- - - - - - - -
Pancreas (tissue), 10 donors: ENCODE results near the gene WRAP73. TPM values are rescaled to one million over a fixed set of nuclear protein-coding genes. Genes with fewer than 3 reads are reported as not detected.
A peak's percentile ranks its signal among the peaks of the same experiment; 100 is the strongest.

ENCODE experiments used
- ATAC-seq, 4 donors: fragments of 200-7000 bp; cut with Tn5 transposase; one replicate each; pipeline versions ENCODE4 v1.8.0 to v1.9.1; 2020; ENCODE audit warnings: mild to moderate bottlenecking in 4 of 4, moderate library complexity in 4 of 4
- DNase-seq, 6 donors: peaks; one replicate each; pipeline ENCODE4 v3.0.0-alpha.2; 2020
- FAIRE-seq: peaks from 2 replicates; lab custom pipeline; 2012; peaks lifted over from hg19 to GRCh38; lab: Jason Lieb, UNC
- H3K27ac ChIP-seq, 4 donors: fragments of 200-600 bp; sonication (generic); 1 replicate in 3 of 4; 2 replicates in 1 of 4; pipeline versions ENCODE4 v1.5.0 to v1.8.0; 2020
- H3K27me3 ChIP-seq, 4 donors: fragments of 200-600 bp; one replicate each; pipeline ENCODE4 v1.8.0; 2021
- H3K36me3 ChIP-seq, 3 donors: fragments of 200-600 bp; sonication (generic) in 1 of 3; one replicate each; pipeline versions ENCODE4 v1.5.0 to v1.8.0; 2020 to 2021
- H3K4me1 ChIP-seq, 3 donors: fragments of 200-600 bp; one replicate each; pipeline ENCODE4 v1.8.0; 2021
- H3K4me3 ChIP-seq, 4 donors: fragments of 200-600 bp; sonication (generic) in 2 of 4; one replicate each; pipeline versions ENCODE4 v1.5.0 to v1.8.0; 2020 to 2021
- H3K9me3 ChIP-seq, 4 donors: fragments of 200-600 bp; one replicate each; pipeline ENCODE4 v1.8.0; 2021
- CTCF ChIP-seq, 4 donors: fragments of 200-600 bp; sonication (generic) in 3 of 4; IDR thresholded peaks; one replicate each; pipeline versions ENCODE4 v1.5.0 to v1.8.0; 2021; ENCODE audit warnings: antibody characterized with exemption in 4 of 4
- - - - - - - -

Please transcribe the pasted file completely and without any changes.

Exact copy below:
Pancreas (tissue), 10 donors: ENCODE results near the gene WRAP73. TPM values are rescaled to one million over a fixed set of nuclear protein-coding genes. Genes with fewer than 3 reads are reported as not detected.
A peak's percentile ranks its signal among the peaks of the same experiment; 100 is the strongest.

ENCODE experiments used
- ATAC-seq, 4 donors: fragments of 200-7000 bp; cut with Tn5 transposase; one replicate each; pipeline versions ENCODE4 v1.8.0 to v1.9.1; 2020; ENCODE audit warnings: mild to moderate bottlenecking in 4 of 4, moderate library complexity in 4 of 4
- DNase-seq, 6 donors: peaks; one replicate each; pipeline ENCODE4 v3.0.0-alpha.2; 2020
- FAIRE-seq: peaks from 2 replicates; lab custom pipeline; 2012; peaks lifted over from hg19 to GRCh38; lab: Jason Lieb, UNC
- H3K27ac ChIP-seq, 4 donors: fragments of 200-600 bp; sonication (generic); 1 replicate in 3 of 4; 2 replicates in 1 of 4; pipeline versions ENCODE4 v1.5.0 to v1.8.0; 2020
- H3K27me3 ChIP-seq, 4 donors: fragments of 200-600 bp; one replicate each; pipeline ENCODE4 v1.8.0; 2021
- H3K36me3 ChIP-seq, 3 donors: fragments of 200-600 bp; sonication (generic) in 1 of 3; one replicate each; pipeline versions ENCODE4 v1.5.0 to v1.8.0; 2020 to 2021
- H3K4me1 ChIP-seq, 3 donors: fragments of 200-600 bp; one replicate each; pipeline ENCODE4 v1.8.0; 2021
- H3K4me3 ChIP-seq, 4 donors: fragments of 200-600 bp; sonication (generic) in 2 of 4; one replicate each; pipeline versions ENCODE4 v1.5.0 to v1.8.0; 2020 to 2021
- H3K9me3 ChIP-seq, 4 donors: fragments of 200-600 bp; one replicate each; pipeline ENCODE4 v1.8.0; 2021
- CTCF ChIP-seq, 4 donors: fragments of 200-600 bp; sonication (generic) in 3 of 4; IDR thresholded peaks; one replicate each; pipeline versions ENCODE4 v1.5.0 to v1.8.0; 2021; ENCODE audit warnings: antibody characterized with exemption in 4 of 4